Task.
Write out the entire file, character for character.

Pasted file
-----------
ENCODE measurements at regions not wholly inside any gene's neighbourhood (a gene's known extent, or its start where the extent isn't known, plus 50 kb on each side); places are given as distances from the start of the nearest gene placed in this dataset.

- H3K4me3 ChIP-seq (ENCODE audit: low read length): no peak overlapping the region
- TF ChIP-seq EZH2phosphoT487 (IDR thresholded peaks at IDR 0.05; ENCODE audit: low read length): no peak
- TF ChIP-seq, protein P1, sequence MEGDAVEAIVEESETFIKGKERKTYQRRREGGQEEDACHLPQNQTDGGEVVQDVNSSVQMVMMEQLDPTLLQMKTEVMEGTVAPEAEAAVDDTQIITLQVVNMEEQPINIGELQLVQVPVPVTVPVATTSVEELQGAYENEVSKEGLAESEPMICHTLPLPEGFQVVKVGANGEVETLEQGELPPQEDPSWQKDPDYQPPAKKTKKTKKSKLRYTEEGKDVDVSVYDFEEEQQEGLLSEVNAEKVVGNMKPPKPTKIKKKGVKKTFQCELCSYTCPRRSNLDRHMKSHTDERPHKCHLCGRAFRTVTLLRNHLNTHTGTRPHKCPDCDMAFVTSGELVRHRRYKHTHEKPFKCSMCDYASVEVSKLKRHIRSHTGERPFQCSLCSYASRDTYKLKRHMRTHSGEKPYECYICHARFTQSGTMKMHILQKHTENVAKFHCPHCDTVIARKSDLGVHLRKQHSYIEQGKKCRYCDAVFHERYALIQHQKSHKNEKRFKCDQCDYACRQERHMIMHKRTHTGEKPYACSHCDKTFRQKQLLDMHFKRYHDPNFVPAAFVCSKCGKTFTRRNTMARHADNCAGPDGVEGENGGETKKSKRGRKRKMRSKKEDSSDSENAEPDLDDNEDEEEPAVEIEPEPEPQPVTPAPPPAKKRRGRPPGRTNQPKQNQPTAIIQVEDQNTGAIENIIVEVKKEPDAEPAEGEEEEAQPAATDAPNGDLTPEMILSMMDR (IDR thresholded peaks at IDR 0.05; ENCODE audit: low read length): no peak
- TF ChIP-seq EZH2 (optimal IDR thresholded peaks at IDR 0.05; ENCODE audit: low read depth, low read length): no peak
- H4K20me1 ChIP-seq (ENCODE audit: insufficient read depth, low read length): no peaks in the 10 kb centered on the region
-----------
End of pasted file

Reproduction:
ENCODE measurements at regions not wholly inside any gene's neighbourhood (a gene's known extent, or its start where the extent isn't known, plus 50 kb on each side); places are given as distances from the start of the nearest gene placed in this dataset.

- H3K4me3 ChIP-seq (ENCODE audit: low read length): no peak overlapping the region
- TF ChIP-seq EZH2phosphoT487 (IDR thresholded peaks at IDR 0.05; ENCODE audit: low read length): no peak
- TF ChIP-seq, protein P1, sequence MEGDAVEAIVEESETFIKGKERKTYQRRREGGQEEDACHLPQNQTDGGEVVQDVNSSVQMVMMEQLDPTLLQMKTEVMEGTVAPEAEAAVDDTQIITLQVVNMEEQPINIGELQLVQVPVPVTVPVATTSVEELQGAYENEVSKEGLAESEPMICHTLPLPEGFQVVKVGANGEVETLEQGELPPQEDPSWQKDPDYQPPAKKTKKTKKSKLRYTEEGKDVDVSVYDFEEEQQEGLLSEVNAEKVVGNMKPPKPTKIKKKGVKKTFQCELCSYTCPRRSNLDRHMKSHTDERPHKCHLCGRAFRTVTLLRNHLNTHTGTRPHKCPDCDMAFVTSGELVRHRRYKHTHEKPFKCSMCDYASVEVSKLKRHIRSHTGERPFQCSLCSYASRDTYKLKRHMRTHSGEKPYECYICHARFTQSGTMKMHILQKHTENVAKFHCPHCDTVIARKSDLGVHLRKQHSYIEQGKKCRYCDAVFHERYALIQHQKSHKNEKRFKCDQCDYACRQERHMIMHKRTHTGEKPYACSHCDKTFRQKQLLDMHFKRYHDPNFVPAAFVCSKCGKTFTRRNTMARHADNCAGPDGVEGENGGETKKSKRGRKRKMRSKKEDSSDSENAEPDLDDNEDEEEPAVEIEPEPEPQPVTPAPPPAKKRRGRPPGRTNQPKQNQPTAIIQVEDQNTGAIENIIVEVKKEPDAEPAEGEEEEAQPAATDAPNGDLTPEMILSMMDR (IDR thresholded peaks at IDR 0.05; ENCODE audit: low read length): no peak
- TF ChIP-seq EZH2 (optimal IDR thresholded peaks at IDR 0.05; ENCODE audit: low read depth, low read length): no peak
- H4K20me1 ChIP-seq (ENCODE audit: insufficient read depth, low read length): no peaks in the 10 kb centered on the region